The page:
LONDON • One of the two candidates to lead Britain is facing a backlash after apparently suggesting that her rival is less well-placed to do the job because she is not a mother.
Mrs Andrea Leadsom reportedly made the comments to The Times newspaper yesterday after Mrs Theresa May spoke, in an interview earlier last week, of how she and her husband were unable to have children.
In an exclusive interview with The Telegraph, Mrs May said she hoped voters would not judge her for her inability to have children. "I hope nobody would think that mattered. I can still empathise, understand people and care about fairness and opportunity," Mrs May told the newspaper.
The two women are battling it out to replace Mr David Cameron as Conservative prime minister and party leader after he resigned following the vote to leave the European Union. The winner will be announced on Sept 9.
Conservative Party members will vote to decide whether Mrs May, who is ahead in polls, or Mrs Leadsom will become the second woman ever to lead Britain after Margaret Thatcher, who stepped down in 1990.
Genuinely, I feel that being a mum means you have a very real stake in the future of our country, a tangible stake.
MRS ANDREA LEADSOM
In the interview published yesterday, Mrs Leadsom, who is married with two sons and a daughter, was quoted as saying that her opponent "possibly has nieces, nephews, lots of people". "But I have children who are going to have children who will directly be a part of what happens next," she added.
According to the Times, Mrs Leadsom also said: "I am sure Theresa will be really sad she doesn't have children so I don't want this to be 'Andrea has children, Theresa hasn't', because I think that would be really horrible."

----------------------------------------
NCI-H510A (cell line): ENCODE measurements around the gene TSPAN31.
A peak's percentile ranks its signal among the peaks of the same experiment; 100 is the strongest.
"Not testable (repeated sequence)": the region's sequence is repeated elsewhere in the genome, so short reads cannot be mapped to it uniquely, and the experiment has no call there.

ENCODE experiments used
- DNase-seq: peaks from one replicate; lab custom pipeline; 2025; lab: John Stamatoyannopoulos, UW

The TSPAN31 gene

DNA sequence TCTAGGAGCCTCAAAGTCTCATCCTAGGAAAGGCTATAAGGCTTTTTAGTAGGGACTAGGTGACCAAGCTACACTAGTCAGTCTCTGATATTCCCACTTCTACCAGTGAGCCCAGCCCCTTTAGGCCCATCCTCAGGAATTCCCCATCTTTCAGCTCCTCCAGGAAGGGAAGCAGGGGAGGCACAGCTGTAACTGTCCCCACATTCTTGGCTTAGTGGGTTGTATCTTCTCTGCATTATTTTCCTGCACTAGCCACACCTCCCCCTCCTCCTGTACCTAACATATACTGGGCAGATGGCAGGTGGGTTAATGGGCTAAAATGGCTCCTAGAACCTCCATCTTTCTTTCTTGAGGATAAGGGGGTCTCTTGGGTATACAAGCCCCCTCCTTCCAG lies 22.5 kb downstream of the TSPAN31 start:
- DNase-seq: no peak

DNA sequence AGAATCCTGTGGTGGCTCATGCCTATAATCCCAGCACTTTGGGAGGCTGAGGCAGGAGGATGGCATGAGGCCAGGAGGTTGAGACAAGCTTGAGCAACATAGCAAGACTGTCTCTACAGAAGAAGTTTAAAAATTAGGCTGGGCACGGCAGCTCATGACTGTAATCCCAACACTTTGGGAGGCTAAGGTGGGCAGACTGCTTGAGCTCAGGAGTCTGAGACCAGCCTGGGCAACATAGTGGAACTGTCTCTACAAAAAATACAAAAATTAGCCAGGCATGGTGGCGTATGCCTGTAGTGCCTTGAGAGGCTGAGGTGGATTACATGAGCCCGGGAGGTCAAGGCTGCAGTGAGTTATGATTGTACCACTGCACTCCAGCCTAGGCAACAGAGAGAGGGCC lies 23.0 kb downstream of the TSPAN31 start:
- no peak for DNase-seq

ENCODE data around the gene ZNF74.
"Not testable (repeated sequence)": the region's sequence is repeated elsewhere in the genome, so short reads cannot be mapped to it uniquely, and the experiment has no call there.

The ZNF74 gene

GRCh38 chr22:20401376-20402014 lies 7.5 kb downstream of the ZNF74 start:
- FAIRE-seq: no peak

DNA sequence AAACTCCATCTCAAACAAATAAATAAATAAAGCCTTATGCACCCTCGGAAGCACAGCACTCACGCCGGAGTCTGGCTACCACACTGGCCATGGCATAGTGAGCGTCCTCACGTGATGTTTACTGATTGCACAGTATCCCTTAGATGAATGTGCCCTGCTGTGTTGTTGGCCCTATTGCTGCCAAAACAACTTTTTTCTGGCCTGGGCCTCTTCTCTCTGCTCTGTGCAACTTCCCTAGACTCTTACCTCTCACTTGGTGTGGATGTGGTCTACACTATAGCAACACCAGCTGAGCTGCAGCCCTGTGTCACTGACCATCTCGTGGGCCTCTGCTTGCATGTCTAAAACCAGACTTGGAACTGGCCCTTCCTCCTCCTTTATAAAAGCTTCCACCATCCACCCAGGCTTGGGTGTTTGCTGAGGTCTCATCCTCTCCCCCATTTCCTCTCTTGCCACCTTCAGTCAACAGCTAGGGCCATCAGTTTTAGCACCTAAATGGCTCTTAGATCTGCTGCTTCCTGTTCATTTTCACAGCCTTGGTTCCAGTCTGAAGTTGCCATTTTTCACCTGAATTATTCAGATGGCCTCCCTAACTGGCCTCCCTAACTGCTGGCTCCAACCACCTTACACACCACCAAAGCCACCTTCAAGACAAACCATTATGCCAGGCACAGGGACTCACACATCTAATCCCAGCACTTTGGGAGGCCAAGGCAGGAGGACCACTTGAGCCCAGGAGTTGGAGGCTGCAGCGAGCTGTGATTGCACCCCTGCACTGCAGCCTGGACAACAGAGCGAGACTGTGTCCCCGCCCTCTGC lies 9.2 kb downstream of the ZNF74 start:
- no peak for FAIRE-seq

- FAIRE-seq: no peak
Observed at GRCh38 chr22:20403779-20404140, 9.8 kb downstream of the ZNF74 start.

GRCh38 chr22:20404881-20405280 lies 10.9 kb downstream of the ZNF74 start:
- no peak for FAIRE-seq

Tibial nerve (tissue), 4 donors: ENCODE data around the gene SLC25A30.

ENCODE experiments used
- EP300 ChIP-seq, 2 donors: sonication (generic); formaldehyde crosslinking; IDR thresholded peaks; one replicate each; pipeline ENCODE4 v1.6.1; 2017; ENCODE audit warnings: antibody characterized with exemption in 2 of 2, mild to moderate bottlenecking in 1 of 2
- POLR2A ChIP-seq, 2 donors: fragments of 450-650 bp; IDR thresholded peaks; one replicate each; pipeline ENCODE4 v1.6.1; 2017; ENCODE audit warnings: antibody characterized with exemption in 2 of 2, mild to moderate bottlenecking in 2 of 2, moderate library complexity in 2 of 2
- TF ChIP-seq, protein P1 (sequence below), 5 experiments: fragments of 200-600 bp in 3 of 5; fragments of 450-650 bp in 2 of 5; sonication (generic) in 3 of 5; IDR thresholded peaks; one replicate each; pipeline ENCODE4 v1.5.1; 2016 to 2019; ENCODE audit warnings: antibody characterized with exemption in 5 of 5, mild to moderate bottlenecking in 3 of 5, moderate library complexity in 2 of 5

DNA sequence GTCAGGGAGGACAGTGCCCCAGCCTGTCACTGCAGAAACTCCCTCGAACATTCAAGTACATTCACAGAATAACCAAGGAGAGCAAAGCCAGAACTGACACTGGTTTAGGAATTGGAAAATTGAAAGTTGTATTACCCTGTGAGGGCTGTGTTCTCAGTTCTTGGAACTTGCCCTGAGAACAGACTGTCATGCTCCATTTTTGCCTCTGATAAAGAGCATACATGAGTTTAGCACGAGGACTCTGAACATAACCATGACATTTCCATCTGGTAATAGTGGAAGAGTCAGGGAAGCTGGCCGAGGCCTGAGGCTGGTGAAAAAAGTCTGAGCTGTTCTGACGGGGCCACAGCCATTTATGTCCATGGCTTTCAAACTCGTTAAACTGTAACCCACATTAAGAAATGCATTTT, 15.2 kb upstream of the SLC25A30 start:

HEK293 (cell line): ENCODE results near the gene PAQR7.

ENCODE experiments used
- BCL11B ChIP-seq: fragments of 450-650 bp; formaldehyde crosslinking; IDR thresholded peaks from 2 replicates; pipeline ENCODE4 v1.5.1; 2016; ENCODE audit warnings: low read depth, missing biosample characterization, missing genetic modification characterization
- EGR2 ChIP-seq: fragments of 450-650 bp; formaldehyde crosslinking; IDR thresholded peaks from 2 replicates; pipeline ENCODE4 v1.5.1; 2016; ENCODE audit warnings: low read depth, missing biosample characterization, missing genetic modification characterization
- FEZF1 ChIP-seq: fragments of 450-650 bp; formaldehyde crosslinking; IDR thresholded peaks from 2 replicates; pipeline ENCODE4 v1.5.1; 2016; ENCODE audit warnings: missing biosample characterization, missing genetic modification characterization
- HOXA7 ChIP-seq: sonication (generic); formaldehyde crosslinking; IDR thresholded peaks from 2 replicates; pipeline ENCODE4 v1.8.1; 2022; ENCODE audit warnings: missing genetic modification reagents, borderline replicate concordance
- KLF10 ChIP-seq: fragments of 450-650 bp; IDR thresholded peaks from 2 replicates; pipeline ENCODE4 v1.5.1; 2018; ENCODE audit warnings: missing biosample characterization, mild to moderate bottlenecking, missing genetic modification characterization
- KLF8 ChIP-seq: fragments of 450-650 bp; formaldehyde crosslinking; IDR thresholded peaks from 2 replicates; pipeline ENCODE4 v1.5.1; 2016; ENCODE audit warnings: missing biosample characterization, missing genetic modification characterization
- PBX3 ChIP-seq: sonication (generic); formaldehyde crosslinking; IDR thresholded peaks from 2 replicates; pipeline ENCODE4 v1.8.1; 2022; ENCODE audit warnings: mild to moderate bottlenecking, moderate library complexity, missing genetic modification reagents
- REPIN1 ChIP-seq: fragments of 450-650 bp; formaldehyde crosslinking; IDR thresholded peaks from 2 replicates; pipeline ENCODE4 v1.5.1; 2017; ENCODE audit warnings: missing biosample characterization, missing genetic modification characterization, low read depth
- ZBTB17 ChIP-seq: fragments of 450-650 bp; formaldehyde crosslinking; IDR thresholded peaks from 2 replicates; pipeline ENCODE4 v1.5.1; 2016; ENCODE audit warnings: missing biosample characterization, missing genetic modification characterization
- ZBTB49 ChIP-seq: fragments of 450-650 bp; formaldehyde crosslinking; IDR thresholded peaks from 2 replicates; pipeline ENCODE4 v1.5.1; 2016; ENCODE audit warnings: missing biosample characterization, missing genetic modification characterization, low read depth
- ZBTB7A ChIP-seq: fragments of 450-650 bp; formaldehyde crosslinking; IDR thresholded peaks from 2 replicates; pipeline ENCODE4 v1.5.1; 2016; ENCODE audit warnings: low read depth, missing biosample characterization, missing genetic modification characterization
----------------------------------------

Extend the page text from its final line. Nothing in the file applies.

But she was also quoted as saying: "Genuinely, I feel that being a mum means you have a very real stake in the future of our country, a tangible stake."
The paper headlined its front- page lead story "Being a mother gives me edge on May - Leadsom".
After the comments were published, an angry Mrs Leadsom tweeted a link to the story, saying: "Truly appalling and the exact opposite of what I said. I am disgusted."
The BBC said Ms Leadsom issued another statement later in which she said she was "beyond anger and disgust" at the newspaper's front page. "The reporting of what I said is beneath contempt," she said.
"In front of the Times correspondent and photographer, I made clear repeatedly that nothing I said should be used in any way to suggest that Theresa May not having children had any bearing whatever on the leadership election. I expect the Times to retract the article and the accompanying headline."
The Times has not officially responded to Mrs Leadsom, but the newspaper's deputy editor Emma Tucker tweeted what she said was a transcript from a section of the interview, according to the BBC.
Mrs Leadsom's alleged comments triggered "opprobrium" across party lines, the Financial Times said.
It said Labour Party deputy leader Tom Watson tweeted: "No matter what trouble my party is in, this is disgusting. Leadsom should not be our prime minister."
Conservative MP David Gauke, who is backing Mrs May, wrote on Twitter: "I'd like to think this is a case of verbal clumsiness not calculation. If the latter, yuk... Either way, an apology is due."
A former senior adviser to Mr Cameron, Mr Andrew Cooper, added: "Theresa May told Tories in 2002 they were (a) 'nasty party'. David Cameron spent 11 yrs trying to fix it. Andrea Leadsom = nasty party again."
The comments were published as Mrs May issued a statement making a "clean campaign pledge" and urging Mrs Leadsom to do the same.
This included promising to ensure that campaigning remains "within the acceptable limits of political debate".